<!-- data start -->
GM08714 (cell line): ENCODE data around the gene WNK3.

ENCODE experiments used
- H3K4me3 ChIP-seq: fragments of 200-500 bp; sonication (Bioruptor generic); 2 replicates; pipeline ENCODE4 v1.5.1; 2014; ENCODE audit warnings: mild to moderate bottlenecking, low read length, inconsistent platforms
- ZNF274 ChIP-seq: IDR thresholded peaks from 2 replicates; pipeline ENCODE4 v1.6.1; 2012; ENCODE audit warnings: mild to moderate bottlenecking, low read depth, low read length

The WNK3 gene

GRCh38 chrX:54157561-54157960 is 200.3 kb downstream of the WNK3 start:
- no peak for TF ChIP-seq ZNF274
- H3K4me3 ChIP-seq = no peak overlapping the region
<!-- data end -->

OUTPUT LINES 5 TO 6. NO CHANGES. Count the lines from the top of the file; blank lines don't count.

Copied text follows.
The WNK3 gene

GRCh38 chrX:54157561-54157960 is 200.3 kb downstream of the WNK3 start: